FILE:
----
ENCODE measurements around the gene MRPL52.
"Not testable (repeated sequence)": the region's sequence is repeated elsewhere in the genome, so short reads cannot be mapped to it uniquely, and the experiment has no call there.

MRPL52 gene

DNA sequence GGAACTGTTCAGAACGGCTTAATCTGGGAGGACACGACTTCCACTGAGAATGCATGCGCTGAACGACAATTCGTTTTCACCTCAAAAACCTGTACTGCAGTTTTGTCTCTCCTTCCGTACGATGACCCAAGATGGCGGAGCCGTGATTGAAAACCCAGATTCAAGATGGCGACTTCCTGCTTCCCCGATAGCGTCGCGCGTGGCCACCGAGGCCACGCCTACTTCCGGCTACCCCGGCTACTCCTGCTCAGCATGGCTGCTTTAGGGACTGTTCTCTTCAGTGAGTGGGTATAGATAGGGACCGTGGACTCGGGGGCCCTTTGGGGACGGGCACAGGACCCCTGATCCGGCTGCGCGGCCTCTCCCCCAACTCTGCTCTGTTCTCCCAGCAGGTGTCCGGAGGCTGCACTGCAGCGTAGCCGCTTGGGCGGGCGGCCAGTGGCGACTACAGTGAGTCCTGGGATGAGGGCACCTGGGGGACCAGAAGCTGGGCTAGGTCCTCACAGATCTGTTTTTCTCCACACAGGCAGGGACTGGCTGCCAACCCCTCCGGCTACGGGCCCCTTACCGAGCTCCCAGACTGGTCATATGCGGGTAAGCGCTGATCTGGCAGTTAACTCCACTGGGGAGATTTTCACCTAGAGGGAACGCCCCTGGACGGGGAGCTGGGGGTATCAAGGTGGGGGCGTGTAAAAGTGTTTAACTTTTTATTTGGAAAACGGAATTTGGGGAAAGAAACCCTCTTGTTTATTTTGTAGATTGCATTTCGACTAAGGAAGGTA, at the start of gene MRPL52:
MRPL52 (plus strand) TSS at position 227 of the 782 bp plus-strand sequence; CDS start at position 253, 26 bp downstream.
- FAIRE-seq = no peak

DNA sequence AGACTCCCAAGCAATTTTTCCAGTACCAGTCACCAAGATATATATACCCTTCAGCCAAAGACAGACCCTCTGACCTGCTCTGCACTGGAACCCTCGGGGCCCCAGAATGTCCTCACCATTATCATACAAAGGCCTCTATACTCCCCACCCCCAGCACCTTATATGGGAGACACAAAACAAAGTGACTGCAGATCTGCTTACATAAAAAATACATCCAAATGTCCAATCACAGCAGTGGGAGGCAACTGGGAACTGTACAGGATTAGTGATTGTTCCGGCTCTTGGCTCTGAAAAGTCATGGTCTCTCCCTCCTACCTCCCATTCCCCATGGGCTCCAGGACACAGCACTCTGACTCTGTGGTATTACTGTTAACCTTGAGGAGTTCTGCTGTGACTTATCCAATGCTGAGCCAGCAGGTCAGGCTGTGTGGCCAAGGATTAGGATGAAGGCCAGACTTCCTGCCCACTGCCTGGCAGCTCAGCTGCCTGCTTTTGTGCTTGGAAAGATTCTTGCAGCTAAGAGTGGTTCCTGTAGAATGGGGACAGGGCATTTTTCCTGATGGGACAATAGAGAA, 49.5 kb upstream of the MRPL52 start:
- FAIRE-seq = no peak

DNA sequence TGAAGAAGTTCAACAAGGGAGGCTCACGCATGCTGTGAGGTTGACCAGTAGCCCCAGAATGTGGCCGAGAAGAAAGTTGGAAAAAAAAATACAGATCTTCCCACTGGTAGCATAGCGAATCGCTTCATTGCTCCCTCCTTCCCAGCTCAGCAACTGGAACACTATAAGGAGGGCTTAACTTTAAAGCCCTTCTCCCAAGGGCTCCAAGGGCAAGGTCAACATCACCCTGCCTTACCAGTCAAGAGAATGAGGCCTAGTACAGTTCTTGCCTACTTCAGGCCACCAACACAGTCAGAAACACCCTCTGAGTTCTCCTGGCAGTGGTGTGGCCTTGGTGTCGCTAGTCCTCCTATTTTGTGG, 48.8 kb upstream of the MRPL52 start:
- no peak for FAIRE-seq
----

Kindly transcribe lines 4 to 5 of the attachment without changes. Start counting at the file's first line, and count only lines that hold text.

DNA sequence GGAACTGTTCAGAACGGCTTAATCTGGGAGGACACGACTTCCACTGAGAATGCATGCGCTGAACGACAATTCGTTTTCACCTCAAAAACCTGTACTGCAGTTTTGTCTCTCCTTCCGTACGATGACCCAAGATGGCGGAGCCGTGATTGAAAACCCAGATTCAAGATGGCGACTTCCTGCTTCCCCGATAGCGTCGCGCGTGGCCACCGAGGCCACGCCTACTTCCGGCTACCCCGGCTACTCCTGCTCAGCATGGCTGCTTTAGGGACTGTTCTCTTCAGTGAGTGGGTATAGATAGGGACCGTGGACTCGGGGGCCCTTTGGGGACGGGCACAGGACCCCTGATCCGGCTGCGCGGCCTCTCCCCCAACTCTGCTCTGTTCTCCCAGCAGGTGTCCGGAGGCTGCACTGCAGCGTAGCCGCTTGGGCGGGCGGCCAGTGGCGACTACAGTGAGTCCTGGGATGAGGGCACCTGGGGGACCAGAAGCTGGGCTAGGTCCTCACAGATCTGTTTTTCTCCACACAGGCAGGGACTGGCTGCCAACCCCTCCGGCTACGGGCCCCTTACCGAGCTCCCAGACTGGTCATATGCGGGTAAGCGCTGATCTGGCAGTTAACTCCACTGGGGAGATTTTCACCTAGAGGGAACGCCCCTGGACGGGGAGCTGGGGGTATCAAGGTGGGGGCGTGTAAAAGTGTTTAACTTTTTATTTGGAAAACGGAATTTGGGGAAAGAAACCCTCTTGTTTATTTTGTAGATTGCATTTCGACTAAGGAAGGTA, at the start of gene MRPL52:
MRPL52 (plus strand) TSS at position 227 of the 782 bp plus-strand sequence; CDS start at position 253, 26 bp downstream.